Most people follow human nature and think that everyone else is motivated by the same purposes as them ... so they don't stop to clarify the purpose of others.

Most people today focus on the value of a degree for career advancement.

There is also a purpose in personal fulfillment.

Some people want to learn something and grow as a person. Traditional liberal arts programs build on this purpose.

I'm sure there are other reasons to get a degree, but let's start with those three.

Career advancement takes two forms.

First, some professions require a specific title. It's hard to become an accountant without an accounting degree ... and certainly not a CPA. Engineering is another area in which employers tend to demand the degree as the price of admission.

Second, many employers use a title that has a filter when selecting candidates. It doesn't matter what its title is, just that it has a title.

Online impacts each of these differently.

Some programs are not available online. For example, the American Bar Association prides itself on preventing online law programs from getting approved. The American Psychological Association does the same for clinical psychology. Counseling, on the other hand, can be done online but with some traditional clinical experiences. If you want to become a professional in some fields, an online degree will not be available or will not be widely accepted.

For most people, the problem is simply having a title. In those cases, an online degree may be equivalent to a traditional degree, but it depends on the employer. Employers can discount a degree simply based on the school. Some employers may discount an online degree. The way to minimize this is to go to a school that has a campus and online programs. That way, the employer who is biased will never know.

Research shows that online learning is just as effective as traditional learning. From a learning perspective, an online program is worth as much as it is not online.

Now, if your purpose is to have a transformative college experience, an online program is less effective. The traditional college experience has less to do with courses and more to do with personal relationships and activities outside of class. When you are part of a residential community where you live, play and study together, it is a different experience than just taking classes. I don't know of fraternities that do a virtual career… and if they did, I doubt it would be the same as the traditional experience. In this context, an online degree is not worth it.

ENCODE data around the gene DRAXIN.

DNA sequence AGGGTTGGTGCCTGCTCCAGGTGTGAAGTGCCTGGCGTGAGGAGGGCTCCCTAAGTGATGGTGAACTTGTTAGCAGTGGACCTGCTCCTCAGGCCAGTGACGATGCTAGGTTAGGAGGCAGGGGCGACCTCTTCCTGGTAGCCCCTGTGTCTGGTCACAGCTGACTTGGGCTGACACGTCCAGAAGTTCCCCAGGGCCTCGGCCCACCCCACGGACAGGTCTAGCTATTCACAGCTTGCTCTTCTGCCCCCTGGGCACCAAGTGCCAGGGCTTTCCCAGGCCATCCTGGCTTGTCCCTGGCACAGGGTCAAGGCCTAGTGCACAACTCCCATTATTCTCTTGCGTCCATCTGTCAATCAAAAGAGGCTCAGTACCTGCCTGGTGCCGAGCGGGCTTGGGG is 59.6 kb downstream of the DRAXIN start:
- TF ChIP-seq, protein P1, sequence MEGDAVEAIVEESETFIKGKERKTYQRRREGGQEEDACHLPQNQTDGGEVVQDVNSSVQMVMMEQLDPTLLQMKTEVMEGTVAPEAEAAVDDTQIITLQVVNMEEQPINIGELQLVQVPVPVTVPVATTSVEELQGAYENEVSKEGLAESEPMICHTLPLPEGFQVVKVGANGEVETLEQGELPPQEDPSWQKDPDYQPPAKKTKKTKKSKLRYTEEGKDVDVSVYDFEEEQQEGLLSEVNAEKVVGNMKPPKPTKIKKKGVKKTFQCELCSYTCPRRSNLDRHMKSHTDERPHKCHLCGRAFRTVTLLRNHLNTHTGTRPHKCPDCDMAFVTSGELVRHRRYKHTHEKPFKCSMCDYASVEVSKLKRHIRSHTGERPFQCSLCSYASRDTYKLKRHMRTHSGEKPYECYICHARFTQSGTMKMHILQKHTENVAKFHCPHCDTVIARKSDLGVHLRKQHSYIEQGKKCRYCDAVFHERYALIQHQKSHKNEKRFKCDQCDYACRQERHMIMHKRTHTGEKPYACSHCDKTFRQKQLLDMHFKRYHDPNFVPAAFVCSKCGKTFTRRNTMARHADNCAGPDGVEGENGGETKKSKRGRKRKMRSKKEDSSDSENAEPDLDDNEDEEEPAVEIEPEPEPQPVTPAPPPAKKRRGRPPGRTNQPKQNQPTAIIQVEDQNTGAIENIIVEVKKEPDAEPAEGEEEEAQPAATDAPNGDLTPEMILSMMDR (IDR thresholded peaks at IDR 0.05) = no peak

In other words, whether or not an online degree is worth it depends on what you hope to get out of it.

First of all: I really believe in online education!

I personally learned many things with the help of online courses.

Second, distance learning / e-learning / online education (whatever you call it) reduces barriers to accessing higher education for many people around the world.

Pros and cons

Online education will suit many people, but it is definitely not for everyone. These advantages and disadvantages of online courses should help you decide whether or not you want to go through such a university.

Pros:

• Accessible

• Save time

• Flexible schedule

• Prepares you to work on a digital in the d

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First of all: I really believe in online education!

I personally learned many things with the help of online courses.

Second, distance learning / e-learning / online education (whatever you call it) reduces barriers to accessing higher education for many people around the world.

Pros and cons

Online education will suit many people, but it is definitely not for everyone. These advantages and disadvantages of online courses should help you decide whether or not you want to go through such a university.

Pros:

• Accessible

• Save time

• Flexible schedule

• Prepares you to work in a digital market in the digital

• Gives you access to many courses that are not available at your local colleges.

• Allows you to study without interruptions, even if you have to travel a lot

Cons:

• It requires a lot of discipline

• Reduction of interaction with professionals.

• Reduced interaction with other students

• Employers may not find your authentic documents

Online Business School

I believe that there are several programs that offer online degrees, such as a bachelor's or a master's degree.

I am quite familiar with the Online Business School (OBS) program in Coventry, UK.

  • They offer bachelor's and master's degrees online,
  • OBS is open to students from all over the world,
  • you just need to be at least 18 years old and have an A-level high school degree,
  • OBS offers 6 undergraduate courses for £ 1,800 each (equivalent to year 1 + 2)
  • In addition, online recharge at the university for the third year with a price of approx. £ 3,000
  • Total Price to Obtain a Bachelor's Degree Online: Less than £ 5,000

Available courses:

  • Business Administration
  • Accounting and Finance
  • Sales and Marketing
  • Leadership and teamwork
  • IT and IT
  • Hotel and hospitality

I show you a path to an academic degree with the Online Business School. And you get a 10% discount on the course fee as soon as you enroll there for your first level course with my discount code: online520